Ask Abby


Overuse of cell phones and digital media can cause disconnection and strife between partners in a relationship.

“My girlfriend is constantly on her phone. I know she isn’t cheating or talking to someone else on her phone but it would be nice just to have some quality time without her being on her phone. What should I do to get her to put her phone down and just enjoy time with me?”


Second to Siri

Dear Second,

Short of doing a circus performance to get her attention, I would advise two options. Depending on what type of learner she is, you can take either approach to the situation. If she is someone that listens thoughtfully to your concerns, having a serious conversation should work. If she is someone that reacts better to emotional provocation, I would mirror her behavior.

Provided that you two can maturely talk about things, I would sit her down right away. Psychologists recommend using “I feel…when you” statements for conversations like these. If a person truly cares about your feelings, this format will work. It will also avoid you coming off as preachy and judgmental toward her behavior.

Start by asking her to turn off her phone. Sit down in a place where the two of you can openly talk and look one and other in the eye. Tell her how it makes you feel when she is constantly on autopilot while the two of your spend time together.

If this doesn’t work, I recommend taking what my mother calls as the ‘moral low road.’ Frankly, just mock the living crap out of her.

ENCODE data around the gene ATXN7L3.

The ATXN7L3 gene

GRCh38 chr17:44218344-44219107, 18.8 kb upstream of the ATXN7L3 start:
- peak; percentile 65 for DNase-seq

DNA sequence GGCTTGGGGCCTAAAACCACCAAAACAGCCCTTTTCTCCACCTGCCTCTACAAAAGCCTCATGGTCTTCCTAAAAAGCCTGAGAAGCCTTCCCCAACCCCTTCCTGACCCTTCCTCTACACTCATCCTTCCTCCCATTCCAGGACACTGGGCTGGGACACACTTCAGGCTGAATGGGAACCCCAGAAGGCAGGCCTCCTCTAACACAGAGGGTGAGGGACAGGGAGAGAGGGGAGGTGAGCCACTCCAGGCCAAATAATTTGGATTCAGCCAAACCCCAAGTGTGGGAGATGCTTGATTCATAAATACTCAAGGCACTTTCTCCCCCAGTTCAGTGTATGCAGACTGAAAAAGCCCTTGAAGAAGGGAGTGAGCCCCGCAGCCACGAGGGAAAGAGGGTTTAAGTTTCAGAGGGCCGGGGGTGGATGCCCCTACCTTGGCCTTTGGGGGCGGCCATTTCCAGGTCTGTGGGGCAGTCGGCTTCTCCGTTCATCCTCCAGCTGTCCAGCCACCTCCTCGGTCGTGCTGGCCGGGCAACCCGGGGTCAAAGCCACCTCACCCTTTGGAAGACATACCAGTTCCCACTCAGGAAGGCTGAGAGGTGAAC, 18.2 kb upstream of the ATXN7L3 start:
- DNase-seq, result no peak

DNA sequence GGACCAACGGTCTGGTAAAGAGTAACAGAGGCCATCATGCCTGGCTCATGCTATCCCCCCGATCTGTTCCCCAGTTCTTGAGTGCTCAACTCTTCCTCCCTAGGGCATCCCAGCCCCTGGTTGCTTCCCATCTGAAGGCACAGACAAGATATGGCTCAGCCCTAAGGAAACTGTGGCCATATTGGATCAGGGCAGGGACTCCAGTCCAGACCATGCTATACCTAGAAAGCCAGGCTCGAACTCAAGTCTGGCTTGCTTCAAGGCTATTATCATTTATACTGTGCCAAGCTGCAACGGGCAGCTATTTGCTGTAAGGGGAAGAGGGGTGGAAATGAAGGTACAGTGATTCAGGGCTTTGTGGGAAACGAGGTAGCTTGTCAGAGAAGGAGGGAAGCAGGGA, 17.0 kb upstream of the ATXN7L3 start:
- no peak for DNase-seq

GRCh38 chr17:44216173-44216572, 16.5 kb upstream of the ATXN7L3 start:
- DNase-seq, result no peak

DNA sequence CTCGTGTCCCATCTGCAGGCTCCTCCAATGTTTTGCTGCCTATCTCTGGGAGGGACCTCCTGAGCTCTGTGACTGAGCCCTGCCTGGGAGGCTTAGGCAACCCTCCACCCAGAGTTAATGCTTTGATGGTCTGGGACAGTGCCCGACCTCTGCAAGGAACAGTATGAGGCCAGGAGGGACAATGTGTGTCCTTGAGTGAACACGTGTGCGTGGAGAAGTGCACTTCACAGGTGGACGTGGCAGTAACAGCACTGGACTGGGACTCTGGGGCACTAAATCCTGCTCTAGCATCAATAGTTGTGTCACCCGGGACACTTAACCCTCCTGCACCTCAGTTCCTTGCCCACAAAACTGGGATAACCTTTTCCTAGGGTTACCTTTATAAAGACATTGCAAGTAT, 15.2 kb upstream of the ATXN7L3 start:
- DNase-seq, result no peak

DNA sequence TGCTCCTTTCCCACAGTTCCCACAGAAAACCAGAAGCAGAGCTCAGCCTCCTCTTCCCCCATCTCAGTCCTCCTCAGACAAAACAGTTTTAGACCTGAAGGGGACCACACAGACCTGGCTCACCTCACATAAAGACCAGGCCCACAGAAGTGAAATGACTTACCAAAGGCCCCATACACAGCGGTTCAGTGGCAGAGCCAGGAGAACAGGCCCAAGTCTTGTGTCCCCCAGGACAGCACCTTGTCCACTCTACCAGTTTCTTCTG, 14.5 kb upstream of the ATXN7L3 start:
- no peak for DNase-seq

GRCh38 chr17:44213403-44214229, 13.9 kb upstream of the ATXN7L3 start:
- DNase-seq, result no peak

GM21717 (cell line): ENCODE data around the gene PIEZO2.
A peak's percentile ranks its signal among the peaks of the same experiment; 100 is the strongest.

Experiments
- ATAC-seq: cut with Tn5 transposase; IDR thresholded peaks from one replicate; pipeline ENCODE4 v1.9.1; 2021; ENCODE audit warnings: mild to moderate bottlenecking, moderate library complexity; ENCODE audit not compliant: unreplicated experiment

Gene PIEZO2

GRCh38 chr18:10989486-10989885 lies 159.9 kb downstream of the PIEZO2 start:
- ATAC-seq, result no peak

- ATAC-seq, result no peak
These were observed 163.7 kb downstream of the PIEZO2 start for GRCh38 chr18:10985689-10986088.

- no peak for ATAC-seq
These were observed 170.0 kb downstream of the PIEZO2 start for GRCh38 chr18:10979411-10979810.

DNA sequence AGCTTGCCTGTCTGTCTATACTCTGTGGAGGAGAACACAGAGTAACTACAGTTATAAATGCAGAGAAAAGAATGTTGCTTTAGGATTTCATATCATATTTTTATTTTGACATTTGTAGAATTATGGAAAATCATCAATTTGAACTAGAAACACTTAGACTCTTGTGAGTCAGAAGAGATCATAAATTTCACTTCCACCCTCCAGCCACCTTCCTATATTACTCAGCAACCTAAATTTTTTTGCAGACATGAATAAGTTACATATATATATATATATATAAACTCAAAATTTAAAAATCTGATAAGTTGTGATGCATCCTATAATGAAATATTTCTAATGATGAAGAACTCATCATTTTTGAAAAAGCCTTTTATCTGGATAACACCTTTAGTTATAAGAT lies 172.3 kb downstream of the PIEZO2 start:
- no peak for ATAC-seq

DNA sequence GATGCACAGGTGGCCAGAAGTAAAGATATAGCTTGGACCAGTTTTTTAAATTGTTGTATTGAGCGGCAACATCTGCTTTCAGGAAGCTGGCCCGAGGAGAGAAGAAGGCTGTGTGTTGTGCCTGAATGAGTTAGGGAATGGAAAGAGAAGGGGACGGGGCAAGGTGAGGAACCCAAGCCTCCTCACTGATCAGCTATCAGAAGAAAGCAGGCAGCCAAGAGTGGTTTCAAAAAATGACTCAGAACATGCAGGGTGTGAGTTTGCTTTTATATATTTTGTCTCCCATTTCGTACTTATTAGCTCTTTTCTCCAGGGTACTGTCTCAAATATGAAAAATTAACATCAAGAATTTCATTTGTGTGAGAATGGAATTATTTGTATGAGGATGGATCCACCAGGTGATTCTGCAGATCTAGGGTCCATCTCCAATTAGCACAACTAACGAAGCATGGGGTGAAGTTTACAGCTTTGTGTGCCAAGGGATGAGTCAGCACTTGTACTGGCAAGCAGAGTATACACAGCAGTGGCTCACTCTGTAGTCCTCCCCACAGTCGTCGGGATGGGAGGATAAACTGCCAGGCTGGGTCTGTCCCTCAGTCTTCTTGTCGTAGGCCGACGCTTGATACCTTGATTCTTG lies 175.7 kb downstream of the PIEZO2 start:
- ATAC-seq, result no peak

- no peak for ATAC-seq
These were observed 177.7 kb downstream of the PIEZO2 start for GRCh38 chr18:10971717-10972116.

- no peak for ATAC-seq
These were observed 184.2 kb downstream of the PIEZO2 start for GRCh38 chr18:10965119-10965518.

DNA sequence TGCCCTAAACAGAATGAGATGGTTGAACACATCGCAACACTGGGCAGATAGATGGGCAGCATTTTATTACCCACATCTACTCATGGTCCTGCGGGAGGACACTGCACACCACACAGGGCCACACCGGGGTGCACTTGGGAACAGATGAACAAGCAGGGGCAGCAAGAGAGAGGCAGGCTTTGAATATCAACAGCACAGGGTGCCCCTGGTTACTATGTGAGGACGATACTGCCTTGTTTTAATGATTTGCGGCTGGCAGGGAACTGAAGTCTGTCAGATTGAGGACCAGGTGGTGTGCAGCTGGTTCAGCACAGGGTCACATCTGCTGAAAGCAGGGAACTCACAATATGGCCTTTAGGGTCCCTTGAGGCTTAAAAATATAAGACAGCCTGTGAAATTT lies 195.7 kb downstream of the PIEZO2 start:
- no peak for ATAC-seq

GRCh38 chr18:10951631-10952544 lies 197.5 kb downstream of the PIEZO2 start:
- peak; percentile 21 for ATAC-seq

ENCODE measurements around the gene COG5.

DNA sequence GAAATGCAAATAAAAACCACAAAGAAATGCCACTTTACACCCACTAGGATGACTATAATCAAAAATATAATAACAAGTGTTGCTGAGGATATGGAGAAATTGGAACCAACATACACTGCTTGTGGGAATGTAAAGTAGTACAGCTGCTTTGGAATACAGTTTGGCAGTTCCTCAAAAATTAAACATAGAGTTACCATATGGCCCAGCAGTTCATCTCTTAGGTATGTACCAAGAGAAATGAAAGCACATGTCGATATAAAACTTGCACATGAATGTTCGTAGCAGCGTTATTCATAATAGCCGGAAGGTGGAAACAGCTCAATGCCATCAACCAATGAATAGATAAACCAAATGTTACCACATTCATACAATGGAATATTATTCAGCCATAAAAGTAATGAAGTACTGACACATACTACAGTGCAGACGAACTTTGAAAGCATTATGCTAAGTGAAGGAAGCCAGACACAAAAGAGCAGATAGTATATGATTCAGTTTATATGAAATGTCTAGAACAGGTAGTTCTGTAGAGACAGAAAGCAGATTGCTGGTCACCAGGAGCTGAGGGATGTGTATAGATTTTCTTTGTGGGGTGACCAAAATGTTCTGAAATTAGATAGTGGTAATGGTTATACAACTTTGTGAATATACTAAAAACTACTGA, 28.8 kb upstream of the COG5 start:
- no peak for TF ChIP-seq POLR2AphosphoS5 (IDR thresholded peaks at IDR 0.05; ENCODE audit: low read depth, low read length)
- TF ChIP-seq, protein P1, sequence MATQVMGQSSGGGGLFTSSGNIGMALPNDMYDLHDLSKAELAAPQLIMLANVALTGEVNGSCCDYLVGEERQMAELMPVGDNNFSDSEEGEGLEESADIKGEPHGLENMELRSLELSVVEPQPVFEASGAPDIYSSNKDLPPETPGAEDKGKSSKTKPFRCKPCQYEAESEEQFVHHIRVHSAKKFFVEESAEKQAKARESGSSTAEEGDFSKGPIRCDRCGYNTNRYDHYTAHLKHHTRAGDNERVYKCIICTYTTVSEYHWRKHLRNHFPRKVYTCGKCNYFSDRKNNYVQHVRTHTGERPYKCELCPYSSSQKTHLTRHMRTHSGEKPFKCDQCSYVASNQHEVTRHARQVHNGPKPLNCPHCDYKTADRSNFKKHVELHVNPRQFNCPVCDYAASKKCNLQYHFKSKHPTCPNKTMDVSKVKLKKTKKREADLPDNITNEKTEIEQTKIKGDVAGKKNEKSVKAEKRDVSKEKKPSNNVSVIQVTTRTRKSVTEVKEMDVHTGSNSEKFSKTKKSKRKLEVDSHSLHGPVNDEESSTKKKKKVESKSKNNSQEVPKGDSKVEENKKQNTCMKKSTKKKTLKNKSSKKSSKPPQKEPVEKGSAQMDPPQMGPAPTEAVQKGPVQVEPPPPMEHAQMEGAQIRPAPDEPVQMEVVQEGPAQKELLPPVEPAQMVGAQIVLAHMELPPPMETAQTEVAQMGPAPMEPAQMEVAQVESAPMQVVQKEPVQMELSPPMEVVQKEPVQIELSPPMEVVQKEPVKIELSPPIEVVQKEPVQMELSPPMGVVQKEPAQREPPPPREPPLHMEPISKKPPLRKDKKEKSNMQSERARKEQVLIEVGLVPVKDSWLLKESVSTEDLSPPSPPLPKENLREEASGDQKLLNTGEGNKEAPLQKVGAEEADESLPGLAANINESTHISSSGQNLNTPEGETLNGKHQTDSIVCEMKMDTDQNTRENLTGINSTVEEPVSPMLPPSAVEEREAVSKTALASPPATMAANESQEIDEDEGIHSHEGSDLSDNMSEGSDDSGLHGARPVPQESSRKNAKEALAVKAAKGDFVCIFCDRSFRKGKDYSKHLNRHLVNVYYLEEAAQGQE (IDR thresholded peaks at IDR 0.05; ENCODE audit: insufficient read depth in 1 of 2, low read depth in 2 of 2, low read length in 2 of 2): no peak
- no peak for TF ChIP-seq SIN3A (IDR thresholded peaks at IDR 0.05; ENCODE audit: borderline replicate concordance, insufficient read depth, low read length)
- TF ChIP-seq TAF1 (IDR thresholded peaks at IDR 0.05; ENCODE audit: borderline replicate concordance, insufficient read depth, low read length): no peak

Even though it seems immature, mirror her behavior. Imitate her to a ridiculous degree. She will notice. Although she spends a lot of her time on the phone, like whales, she must come up for air at some point.

After a while, she has probably become accustomed to balancing conversation with you while scrolling through her phone. Mentally, she is conditioned to you trying to interact with her. If you stop trying to talk to her and glue yourself to your own phone, the silence will become painfully noticeable. She will start to wonder if something is wrong and eventually, she will ask you why you are being unusually quiet.

Stick to your guns. Don’t give it up on her first inquiry. Keep those eyes glued to your phone and keep scrolling or texting like she didn’t say anything. Wait until she asks for a second or third time before you acknowledge she is speaking. Then look over and ask her how it felt to be ignored. Then you should have the mature, sit down conversation that I advised in previous paragraphs. The point will resonate with her more after being emotionally stimulated.

Down the line, I want you to consider whether this is a deal breaker for you. I know that it is for me. If a person I’m with spends more time looking at their phone than conversing with me, it gives me the impression that I’m not worth their undivided attention.

If you talk to her and it keeps happening, I would end it. Ignoring people is rude. Being inconsiderate is a part of a person’s personality. People don’t generally grow out of that. You’re too young to settle for that type of behavior.

Good luck,